WHICH WIDTH IS WHICH?
THERE’S a strange conflict in the way tyre specs and wheels specs are expressed, and it often gets the apprentice, the novice and sometimes the grey-haired into trouble. At some point after Karl Benz used the Mesopotamian wheel in his first car, it was decided that wheels would be identified by the diameter and width of the seat for the tyre’s bead. So a 17x8in wheel accepts a 17in-diameter tyre with a width that fits an eight-inch bead width.
The contradiction comes when wheel offset is measured. Wheel offset is measured from the outside of the rim, not the bead seat inside. An eight-inch rim, for example, will actually measure nine inches in overall width for a typical alloy unit. The backspace is measured from the wheel mounting face to the outside lip, not the inside bead. So where you might think that a centred eight-inch wheel would have a four-inch backspace, it is actually 4½ inches. Be aware of this, or you can easily end up over-track, or with your wheels half an inch closer to your guards than you planned. On a top-end car, it can be an expensive mistake.
Let’s do a sample calculation for seven-inch wheels with four inches of front- and backspace (eight inches of overall width) into a project car with known dimensions marked on the garage floor:
Distance between inside of guard lips 69in Outside wheel clearance (1in x 2) .......... – 2 Distance between outside of tyres ...... 67in Frontspace (4in x 2) ........................................ – 8 Flange-to-flange axle width ..................... 59in Backspace (4in x 2) ........................................ – 8 Distance between inside of tyres ........ 51in Inner guard clearance (1in x 2) ................ – 2 Max. width between inner guards ........ 49in You can use this to calculate any unknown element (usually the wheels and their backspaces) so you can decide what will work and then buy the right wheels and tyres, knowing that they will fit.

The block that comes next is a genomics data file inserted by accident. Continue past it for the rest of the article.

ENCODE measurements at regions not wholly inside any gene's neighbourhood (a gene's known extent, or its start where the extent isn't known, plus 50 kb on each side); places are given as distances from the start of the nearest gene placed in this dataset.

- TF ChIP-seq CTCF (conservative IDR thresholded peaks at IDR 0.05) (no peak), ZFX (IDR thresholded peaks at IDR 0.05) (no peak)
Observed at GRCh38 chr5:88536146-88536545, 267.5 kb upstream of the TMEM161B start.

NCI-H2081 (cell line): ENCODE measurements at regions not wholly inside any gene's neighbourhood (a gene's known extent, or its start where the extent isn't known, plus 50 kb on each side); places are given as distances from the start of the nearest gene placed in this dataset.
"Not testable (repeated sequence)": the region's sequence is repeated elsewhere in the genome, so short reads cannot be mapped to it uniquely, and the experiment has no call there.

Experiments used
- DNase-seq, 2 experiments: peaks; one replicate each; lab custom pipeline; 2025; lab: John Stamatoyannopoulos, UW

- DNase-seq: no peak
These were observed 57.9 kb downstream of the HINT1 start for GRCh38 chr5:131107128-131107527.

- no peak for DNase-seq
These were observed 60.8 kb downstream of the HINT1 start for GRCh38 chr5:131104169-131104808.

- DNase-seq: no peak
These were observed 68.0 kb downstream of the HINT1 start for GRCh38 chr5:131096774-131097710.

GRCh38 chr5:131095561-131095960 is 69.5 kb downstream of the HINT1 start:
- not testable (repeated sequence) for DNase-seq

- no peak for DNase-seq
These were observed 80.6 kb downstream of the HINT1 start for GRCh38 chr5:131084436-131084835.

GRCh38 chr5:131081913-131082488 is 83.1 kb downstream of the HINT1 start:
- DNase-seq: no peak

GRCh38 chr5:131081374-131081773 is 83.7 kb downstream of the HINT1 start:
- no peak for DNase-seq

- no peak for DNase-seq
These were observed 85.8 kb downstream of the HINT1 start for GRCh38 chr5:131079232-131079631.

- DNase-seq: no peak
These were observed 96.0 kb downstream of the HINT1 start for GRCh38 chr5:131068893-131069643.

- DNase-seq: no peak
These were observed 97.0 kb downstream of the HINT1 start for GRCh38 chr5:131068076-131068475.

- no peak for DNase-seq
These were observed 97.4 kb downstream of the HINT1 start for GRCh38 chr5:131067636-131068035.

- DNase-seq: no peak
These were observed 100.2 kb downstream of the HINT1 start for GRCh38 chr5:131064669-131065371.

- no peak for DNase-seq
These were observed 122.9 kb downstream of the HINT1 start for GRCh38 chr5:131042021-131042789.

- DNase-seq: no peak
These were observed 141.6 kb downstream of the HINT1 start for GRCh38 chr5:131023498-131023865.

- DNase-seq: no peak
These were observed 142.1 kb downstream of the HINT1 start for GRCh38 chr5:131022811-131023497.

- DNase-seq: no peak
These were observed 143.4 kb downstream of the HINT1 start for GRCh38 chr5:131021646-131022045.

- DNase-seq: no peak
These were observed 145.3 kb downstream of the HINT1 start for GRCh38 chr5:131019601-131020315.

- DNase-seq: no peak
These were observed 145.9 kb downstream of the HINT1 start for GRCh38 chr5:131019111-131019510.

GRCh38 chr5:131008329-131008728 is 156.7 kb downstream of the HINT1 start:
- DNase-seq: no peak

MOST of our discussion up to this point has been based on making wheels fit an existing suspension and body structure. But at the elite end of car building, this is not what happens. At this level, the wheels always come first, as the look of the car cannot be compromised Once the wheels are chosen, fabricators can then put the body at the height they want, fit the wheels into that body exactly where they want them, and then build the suspension to suit. Clearances, track measurements, floating hubs, lane-change tests, backspaces and other critical measurements all need to be worked out perfectly. This is the territory of the experienced constructor who knows exactly what they want and how to do it.
But while the elite method of car building is the reverse of what we’ve previously discussed, all of the calculations and processes remain the same.
TO MAKE low-profile tyres fit (while maintaining the same overall diameter of the original tyres and without resulting in excessive tyre width), the diameter of the wheel can be increased one, two or even three inches to compensate for the lower cross-section tyre height. This is called the ‘Inch-up Principle’, or ‘Plus One’. It achieves the desired performance improvements of low-profile tyres by providing a larger footprint, for quicker steering response, better cornering, faster braking and overall improved handling. PLUS ONE